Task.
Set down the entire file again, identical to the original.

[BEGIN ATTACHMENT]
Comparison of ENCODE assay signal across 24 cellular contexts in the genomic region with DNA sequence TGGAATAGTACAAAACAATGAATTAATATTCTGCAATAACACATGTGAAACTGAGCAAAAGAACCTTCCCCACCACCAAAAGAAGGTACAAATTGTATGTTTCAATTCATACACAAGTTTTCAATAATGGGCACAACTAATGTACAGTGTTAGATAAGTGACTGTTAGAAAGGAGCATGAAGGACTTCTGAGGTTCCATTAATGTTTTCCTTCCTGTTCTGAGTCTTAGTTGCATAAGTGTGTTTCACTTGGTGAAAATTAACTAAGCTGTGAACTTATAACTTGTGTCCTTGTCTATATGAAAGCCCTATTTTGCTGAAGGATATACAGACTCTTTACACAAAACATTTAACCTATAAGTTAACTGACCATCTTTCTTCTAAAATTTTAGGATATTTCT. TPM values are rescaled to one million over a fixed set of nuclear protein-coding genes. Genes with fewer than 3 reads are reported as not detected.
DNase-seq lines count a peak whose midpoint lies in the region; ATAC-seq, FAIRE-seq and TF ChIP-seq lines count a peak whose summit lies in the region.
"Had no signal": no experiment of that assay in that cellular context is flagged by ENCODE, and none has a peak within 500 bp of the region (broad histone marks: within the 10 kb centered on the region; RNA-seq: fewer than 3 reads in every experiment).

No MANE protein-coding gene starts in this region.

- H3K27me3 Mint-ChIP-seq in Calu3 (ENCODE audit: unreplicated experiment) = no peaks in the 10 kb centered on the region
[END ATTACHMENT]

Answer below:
Comparison of ENCODE assay signal across 24 cellular contexts in the genomic region with DNA sequence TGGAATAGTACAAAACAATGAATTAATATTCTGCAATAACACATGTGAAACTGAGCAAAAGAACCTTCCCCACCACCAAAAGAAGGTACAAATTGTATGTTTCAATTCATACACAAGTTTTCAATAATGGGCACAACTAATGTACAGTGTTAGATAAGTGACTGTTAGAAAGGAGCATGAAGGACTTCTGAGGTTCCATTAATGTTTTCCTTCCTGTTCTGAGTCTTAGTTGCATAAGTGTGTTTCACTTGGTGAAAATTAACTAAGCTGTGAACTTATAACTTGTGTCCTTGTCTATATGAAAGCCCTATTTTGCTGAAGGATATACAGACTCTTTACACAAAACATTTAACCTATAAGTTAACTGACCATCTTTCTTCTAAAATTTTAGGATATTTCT. TPM values are rescaled to one million over a fixed set of nuclear protein-coding genes. Genes with fewer than 3 reads are reported as not detected.
DNase-seq lines count a peak whose midpoint lies in the region; ATAC-seq, FAIRE-seq and TF ChIP-seq lines count a peak whose summit lies in the region.
"Had no signal": no experiment of that assay in that cellular context is flagged by ENCODE, and none has a peak within 500 bp of the region (broad histone marks: within the 10 kb centered on the region; RNA-seq: fewer than 3 reads in every experiment).

No MANE protein-coding gene starts in this region.

- H3K27me3 Mint-ChIP-seq in Calu3 (ENCODE audit: unreplicated experiment) = no peaks in the 10 kb centered on the region